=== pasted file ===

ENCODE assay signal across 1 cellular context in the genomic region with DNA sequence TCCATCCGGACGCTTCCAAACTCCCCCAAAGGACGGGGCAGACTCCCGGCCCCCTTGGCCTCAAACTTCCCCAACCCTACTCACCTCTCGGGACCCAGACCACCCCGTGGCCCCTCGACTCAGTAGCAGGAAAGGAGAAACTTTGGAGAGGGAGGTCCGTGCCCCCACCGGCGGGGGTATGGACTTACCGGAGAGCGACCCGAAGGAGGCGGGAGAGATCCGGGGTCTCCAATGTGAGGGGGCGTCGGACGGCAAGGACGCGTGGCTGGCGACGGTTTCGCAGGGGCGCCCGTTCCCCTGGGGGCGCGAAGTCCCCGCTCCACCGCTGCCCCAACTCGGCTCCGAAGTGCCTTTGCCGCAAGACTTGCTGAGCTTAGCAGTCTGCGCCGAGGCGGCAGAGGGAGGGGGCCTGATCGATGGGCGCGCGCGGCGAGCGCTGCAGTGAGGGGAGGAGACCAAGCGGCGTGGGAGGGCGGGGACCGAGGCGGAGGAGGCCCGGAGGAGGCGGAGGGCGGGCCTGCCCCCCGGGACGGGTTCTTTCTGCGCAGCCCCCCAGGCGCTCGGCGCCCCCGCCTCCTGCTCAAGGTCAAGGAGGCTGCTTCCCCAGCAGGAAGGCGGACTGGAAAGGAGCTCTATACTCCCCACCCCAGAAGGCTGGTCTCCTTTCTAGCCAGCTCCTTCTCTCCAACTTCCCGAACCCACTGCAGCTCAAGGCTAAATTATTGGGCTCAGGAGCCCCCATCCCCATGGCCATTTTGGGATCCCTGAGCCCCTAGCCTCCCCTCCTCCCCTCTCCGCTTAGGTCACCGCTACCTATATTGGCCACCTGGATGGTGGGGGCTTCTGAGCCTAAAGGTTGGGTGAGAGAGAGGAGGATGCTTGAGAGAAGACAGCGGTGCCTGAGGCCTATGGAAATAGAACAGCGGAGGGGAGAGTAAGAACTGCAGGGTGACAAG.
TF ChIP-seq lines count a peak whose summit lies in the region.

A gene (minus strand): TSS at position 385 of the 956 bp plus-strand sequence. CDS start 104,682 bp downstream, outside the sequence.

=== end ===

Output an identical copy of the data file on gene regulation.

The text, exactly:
ENCODE assay signal across 1 cellular context in the genomic region with DNA sequence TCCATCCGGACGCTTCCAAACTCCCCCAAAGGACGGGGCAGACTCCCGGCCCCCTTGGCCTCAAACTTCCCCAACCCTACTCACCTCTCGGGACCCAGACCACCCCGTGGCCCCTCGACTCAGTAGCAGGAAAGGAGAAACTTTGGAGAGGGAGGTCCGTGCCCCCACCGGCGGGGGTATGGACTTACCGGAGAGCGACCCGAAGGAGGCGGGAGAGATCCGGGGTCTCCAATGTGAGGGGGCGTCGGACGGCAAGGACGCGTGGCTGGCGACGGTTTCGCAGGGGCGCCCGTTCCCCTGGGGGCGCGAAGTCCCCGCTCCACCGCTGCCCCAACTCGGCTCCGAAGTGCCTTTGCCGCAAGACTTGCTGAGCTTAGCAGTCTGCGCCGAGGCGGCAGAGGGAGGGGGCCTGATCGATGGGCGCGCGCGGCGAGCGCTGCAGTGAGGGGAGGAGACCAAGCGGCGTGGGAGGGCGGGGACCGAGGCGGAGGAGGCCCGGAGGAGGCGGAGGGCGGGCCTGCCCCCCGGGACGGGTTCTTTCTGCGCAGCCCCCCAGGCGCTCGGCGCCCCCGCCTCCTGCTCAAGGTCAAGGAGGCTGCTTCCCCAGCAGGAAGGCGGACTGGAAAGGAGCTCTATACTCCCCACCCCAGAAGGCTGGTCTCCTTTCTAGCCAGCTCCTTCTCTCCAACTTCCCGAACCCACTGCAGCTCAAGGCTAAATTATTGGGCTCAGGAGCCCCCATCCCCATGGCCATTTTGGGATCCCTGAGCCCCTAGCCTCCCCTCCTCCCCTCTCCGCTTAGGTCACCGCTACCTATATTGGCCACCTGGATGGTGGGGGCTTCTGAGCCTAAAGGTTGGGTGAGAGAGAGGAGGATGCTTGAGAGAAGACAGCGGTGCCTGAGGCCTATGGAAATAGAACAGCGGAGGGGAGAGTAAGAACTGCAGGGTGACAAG.
TF ChIP-seq lines count a peak whose summit lies in the region.

A gene (minus strand): TSS at position 385 of the 956 bp plus-strand sequence. CDS start 104,682 bp downstream, outside the sequence.